You should also consult your doctor if you feel that your asthma is not controlled. Consult your doctor for a written asthma action plan to assist you in managing your asthma.

Question by lee

My son has asthma as diagnosed through the 'breathing capacity test' done early this year. He's now on preventor inhaler as well as nasal spray, and so far, so good.

Is there a difference in efficacy of the direct puff versus the 'capsule' type inhaler? I am worried my son doesn't suck in properly when using the direct puff, but I have no way of knowing; yet don't want to risk overdose by making him take extra puffs.

Also, how long does the preventor treatment normally take before we can wane off and eventually stop, provided he is diligent about it? Will he thus them be considered 'cured' of asthma and get to do more swimming, running, stay in aricon environment, etc?

Or is asthma really a lifelong condition no matter what you do?

Thanks in advance. Really appreciate this.

Answered by Dr. Tan Keng Leong, Senior Consultant, Singapore General Hospital

The difference is related to the inhaler technique which is different for the different types of inhaler. Inhaled medications are effective only if the inhaler is used correctly. You should consult your doctor who will recommend one that is suitable for your son and advise on how to use the inhaler properly.

It varies from individual to individual. You should consult your doctor who may recommend stepping up treatment if the asthma is uncontrolled and stepping down treatment when treatment is controlled.

From longitudinal studies, approximately 30 to 50 percent of children with asthma will “grow out of it” once they become teenagers, but asthma may reappear later in adult life for some. Up to two-thirds of children with asthma continue to suffer from asthma through adulthood.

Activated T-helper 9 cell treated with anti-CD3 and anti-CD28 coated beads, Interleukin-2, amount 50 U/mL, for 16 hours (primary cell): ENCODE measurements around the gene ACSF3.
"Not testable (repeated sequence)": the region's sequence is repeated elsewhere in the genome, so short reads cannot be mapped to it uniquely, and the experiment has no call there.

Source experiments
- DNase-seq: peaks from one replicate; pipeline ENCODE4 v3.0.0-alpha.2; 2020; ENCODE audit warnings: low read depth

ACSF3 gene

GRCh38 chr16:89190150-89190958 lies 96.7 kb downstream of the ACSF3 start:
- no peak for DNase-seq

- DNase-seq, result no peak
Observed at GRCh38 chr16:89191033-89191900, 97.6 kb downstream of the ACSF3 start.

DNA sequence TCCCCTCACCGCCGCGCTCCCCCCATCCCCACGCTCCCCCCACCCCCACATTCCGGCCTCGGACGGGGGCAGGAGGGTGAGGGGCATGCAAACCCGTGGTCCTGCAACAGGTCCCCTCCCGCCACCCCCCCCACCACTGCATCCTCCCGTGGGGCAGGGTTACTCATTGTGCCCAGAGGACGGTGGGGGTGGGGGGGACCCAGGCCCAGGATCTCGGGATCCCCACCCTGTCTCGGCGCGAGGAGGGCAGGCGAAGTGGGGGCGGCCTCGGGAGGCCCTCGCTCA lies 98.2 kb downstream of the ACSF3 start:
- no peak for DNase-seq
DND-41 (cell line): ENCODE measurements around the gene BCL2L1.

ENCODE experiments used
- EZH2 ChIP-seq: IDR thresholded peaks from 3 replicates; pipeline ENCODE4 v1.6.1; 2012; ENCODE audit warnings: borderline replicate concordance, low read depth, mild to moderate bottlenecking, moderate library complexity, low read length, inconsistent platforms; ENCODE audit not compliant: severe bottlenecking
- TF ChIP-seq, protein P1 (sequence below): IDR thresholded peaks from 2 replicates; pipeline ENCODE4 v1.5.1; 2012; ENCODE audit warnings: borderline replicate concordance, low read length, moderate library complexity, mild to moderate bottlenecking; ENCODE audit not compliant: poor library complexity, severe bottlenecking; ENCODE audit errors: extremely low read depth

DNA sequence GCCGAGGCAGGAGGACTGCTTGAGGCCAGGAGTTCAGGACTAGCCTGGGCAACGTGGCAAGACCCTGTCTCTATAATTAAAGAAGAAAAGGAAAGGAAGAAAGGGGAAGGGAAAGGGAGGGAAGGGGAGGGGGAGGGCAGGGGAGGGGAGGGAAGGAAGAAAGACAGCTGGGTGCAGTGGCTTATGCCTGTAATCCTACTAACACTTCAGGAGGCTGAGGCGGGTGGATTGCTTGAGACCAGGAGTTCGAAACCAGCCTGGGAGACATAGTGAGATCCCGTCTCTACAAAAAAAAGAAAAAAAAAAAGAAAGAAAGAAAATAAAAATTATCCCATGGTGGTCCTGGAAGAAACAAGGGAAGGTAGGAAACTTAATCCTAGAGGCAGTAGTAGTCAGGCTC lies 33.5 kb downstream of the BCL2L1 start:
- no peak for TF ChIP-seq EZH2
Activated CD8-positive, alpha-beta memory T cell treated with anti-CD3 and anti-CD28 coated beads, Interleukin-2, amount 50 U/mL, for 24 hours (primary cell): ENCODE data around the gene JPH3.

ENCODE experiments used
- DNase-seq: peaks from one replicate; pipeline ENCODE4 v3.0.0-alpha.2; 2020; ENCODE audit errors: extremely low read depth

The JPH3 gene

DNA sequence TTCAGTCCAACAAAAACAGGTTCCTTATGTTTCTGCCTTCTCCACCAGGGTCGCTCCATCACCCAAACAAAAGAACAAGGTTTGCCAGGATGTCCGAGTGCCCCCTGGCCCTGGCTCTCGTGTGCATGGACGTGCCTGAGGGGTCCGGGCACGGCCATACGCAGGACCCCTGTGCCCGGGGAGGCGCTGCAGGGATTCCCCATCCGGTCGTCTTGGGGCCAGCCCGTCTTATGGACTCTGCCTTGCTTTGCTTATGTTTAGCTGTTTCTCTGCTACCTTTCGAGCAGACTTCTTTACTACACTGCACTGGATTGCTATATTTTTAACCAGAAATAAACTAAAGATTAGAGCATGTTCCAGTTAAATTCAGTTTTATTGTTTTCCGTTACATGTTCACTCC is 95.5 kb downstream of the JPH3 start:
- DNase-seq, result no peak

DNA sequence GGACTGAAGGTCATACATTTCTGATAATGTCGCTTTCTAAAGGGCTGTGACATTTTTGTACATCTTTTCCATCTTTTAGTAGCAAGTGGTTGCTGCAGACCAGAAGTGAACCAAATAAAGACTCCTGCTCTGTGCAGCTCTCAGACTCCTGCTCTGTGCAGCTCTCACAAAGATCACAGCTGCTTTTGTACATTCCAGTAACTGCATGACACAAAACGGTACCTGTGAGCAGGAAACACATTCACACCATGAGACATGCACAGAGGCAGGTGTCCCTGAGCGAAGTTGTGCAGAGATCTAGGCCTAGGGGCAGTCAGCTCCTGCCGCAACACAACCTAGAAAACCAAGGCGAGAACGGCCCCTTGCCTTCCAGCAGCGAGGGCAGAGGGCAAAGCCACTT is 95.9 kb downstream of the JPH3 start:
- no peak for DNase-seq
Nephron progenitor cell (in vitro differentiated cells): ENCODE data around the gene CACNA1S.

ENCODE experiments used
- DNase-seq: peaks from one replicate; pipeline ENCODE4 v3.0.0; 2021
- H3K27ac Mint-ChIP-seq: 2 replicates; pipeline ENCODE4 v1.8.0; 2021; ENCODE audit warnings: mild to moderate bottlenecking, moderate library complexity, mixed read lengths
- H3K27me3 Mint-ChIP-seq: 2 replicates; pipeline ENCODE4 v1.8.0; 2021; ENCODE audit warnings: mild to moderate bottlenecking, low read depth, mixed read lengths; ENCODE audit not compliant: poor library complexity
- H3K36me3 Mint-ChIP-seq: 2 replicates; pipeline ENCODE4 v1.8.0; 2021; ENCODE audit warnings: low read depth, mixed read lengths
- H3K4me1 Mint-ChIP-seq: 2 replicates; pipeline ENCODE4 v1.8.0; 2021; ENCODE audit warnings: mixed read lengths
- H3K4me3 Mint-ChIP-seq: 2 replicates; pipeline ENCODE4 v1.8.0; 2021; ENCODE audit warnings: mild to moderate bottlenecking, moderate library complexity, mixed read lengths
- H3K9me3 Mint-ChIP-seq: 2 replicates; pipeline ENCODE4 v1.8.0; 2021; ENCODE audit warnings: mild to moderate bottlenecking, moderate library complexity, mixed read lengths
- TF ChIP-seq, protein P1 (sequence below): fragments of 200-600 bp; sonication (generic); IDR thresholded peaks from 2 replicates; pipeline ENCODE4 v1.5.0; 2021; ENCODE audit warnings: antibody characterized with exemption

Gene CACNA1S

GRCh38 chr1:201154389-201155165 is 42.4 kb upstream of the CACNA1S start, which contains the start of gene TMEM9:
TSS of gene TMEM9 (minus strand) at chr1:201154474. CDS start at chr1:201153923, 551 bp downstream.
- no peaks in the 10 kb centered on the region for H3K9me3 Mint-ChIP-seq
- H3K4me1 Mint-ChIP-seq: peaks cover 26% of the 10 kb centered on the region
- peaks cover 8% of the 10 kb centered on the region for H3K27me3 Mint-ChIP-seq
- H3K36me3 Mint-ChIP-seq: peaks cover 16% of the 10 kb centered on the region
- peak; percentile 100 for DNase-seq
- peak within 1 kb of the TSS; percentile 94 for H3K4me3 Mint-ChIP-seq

Question by zanne_ooi

I have asthma since young and have to experience attack for at least 8-10 years already. The attack such as short of breath and wheezing starts coming back after the recent haze ( 2-3 months ago). It gets worse whenever the haze is around and I feel like I am the haze detector at home.

What can I do to minimize the attack ? Should I get an Inhaler and bring it with me ? Thanks

Answered by Dr. Ng Wai Chung, Consultant Family Physician SingHealth Polyclinics

An asthmatic patient tends to get asthma attacks if the asthma is not controlled and the air tubes are reactive to triggers in the environment including the haze. In order to minimize asthma attacks, it is important that asthma is controlled and an appropriate dose of preventer medications may be necessary to achieve this.

For asthma, there are two broad categories of medications (1) preventer medications which treat lung inflammation and make the lungs less sensitive, therefore less reactive to triggers such as environmental pollutants (such as the haze) and (2) reliever medications which give relief and expand the person’s airtubes which become constricted during an attack.

When environmental triggers are present (such as the haze) an asthmatic whose asthma was previously under control may experience worsening of asthma. If the patient is not on any preventer medication, it may need to be started. If an asthmatic is already using preventer medication, the dose may need to be adjusted. Therefore you should see your doctor regarding this.

All asthmatics should also be equipped with a Written Asthma Action Plan (WAAP) which is a list of instructions on what steps should be undertaken should an asthma attack occur. The WAAP instructs an asthmatic on how to (i) recognize early symptoms of an attack so that appropriate measures may be taken to prevent the attack from worsening and (ii) recognize if an attack is severe so that urgent medical attention is sought. Please see your regular doctor regarding the WAAP.